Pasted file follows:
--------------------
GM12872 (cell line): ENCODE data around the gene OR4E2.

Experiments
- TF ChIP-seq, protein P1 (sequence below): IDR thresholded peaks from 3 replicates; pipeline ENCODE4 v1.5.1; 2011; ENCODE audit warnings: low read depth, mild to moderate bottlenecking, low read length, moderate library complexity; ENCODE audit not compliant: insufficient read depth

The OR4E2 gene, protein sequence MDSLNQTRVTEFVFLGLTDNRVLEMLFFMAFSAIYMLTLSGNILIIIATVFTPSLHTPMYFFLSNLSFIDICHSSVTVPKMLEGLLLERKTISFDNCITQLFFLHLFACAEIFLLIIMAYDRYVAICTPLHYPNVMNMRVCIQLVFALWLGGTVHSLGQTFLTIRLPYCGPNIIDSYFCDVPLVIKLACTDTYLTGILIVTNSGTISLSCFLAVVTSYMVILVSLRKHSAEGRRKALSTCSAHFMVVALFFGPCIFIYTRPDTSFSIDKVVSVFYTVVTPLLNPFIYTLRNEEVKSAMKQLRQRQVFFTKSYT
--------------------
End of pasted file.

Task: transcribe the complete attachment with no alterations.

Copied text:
GM12872 (cell line): ENCODE data around the gene OR4E2.

Experiments
- TF ChIP-seq, protein P1 (sequence below): IDR thresholded peaks from 3 replicates; pipeline ENCODE4 v1.5.1; 2011; ENCODE audit warnings: low read depth, mild to moderate bottlenecking, low read length, moderate library complexity; ENCODE audit not compliant: insufficient read depth

The OR4E2 gene, protein sequence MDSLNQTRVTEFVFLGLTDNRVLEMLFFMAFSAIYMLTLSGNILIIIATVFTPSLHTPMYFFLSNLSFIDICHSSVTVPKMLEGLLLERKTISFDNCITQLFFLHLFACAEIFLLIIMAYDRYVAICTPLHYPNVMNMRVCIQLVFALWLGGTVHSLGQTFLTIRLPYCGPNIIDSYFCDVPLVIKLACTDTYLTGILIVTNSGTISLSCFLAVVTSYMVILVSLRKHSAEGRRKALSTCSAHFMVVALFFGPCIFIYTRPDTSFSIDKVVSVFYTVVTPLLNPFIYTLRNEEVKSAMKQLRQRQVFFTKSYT